What is Qp?

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Jaden Haskins 2E
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What is Qp?

Postby Jaden Haskins 2E » Thu Jan 21, 2021 8:41 pm

In the 1/20 lecture, Dr. Lavelle said that Qp = delta H. I am familiar with delta H but get confused about the Q. In equilibrium, Q is an equilibrium constant and P normally represents pressure but I am guessing it is used differently here. If someone could explain what Qp is in the context of enthalpy that would be very helpful!!!

Chem_Mod
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Re: What is Qp?

Postby Chem_Mod » Thu Jan 21, 2021 8:58 pm

The "q" we are talking about here is actually a lower-case "q", which represents heat. is q under constant pressure

Claire_Latendresse_1E
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Re: What is Qp?

Postby Claire_Latendresse_1E » Thu Jan 21, 2021 9:00 pm

In equilibrium, Q represents the reactant quotient. In thermochemistry, the q used is lower case q. It represents heat (the energy transferred as a result of a change in temperature). Enthalpy, H, is the heat absorbed or lost in a reaction.
In the lecture, Dr. Lavelle said that qp = delta h under constant pressure. This means that when the pressure is constant, the heat transferred equals the enthalpy because no other forces act on the reaction to cause the temperature change.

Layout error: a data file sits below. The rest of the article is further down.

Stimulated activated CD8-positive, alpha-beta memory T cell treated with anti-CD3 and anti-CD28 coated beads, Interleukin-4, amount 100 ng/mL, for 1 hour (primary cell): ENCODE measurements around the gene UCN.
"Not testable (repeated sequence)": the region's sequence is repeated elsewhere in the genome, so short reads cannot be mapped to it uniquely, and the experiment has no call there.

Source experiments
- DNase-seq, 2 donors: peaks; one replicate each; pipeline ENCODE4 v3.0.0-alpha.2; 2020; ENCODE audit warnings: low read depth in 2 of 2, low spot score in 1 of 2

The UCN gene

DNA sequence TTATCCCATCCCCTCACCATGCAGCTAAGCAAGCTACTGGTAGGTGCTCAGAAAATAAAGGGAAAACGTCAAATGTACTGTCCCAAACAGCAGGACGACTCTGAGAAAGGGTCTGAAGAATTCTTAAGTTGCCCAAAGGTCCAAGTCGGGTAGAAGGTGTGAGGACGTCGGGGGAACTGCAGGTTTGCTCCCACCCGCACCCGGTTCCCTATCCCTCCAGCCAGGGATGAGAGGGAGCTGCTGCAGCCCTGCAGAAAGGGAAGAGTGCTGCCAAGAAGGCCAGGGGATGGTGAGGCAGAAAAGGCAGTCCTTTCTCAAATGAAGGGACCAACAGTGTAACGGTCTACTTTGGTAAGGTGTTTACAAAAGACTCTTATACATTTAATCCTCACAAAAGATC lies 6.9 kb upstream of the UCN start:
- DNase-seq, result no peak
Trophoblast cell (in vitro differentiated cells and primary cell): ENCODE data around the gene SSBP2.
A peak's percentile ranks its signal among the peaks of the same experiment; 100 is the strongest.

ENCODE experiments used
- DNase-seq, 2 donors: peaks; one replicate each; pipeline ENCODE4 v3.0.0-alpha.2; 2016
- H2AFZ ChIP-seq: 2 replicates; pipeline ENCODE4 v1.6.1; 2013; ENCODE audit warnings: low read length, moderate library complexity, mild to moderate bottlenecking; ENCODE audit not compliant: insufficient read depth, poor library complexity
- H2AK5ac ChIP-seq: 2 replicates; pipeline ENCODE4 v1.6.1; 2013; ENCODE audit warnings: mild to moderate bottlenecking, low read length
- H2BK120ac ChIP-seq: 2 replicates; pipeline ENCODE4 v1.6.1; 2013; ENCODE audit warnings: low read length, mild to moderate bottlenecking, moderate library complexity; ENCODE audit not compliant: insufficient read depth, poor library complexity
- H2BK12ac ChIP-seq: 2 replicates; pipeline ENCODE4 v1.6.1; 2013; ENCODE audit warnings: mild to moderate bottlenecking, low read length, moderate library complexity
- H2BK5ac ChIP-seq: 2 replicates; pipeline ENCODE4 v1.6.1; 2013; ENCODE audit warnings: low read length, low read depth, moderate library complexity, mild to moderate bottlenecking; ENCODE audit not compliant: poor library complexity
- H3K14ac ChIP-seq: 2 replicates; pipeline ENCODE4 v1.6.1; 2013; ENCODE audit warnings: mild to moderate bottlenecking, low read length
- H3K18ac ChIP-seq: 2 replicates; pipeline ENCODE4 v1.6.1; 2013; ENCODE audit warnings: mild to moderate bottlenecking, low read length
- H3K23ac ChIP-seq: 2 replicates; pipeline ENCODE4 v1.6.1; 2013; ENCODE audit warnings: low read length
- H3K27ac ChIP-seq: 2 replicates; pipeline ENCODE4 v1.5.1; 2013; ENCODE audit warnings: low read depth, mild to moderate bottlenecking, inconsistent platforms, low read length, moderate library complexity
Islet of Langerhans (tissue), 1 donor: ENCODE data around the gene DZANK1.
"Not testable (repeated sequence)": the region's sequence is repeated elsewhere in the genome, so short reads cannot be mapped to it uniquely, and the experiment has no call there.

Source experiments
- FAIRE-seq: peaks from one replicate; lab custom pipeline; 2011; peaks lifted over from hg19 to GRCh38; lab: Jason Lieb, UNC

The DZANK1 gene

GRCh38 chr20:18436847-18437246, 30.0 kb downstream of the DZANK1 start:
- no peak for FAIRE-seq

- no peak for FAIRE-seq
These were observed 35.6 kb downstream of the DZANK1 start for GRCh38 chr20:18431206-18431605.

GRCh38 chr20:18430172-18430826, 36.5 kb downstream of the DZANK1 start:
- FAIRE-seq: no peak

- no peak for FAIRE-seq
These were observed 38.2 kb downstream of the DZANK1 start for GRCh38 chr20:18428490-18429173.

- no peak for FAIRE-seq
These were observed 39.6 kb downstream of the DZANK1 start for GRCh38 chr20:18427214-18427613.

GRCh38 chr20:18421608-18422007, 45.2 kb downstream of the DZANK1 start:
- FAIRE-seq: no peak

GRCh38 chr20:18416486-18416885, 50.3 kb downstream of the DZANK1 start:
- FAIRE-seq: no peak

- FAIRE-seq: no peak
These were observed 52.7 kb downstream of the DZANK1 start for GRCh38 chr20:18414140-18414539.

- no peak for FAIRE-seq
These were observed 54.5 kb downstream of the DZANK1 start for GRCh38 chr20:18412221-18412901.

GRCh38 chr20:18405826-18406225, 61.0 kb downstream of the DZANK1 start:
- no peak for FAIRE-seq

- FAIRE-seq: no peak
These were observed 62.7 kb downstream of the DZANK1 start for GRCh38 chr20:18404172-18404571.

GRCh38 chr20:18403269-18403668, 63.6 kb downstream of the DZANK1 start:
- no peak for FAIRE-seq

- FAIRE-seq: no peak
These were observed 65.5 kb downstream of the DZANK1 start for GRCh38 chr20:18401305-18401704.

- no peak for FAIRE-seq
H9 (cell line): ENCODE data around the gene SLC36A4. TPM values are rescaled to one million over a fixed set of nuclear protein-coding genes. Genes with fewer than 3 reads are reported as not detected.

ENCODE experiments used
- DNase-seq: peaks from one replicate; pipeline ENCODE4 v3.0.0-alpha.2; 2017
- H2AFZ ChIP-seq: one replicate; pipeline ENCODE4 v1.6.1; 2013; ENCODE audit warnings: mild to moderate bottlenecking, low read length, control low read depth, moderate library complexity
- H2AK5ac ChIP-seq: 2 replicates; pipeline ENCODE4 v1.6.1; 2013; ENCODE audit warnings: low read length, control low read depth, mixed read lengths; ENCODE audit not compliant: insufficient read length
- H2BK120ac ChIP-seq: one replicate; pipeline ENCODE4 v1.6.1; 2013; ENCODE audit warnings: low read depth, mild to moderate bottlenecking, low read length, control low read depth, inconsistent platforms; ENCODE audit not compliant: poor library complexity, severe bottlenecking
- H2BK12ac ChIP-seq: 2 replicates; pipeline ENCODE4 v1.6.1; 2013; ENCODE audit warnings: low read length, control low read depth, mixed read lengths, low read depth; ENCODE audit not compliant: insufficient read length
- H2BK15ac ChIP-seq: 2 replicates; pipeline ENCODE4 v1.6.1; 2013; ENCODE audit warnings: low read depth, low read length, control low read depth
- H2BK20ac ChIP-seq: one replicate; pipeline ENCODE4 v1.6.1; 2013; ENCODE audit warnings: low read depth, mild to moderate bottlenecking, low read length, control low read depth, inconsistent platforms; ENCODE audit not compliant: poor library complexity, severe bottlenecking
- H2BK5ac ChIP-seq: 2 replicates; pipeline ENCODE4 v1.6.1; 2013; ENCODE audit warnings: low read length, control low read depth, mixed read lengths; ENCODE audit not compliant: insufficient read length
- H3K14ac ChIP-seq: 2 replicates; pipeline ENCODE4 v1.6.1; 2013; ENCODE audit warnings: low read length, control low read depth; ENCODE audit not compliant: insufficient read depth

kateraelDis1L
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Re: What is Qp?

Postby kateraelDis1L » Fri Jan 22, 2021 12:09 am

So lowercase q means heat transferred = enthalpy??

Jamie Wang 3C
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Re: What is Qp?

Postby Jamie Wang 3C » Fri Jan 22, 2021 3:48 am

Qp is the ratio that is similar to Kp when you don't know if the reaction is at equilibrium yet

Samudrala_Vaishnavi 3A
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Re: What is Qp?

Postby Samudrala_Vaishnavi 3A » Fri Jan 22, 2021 7:41 am

qp is basically representing the heat of the system so with a greater change in enthalpy or a positive change in enthalpy, the heat of the system increases, and it is an endothermic system. This is because the change in enthalpy usually refers to the system.


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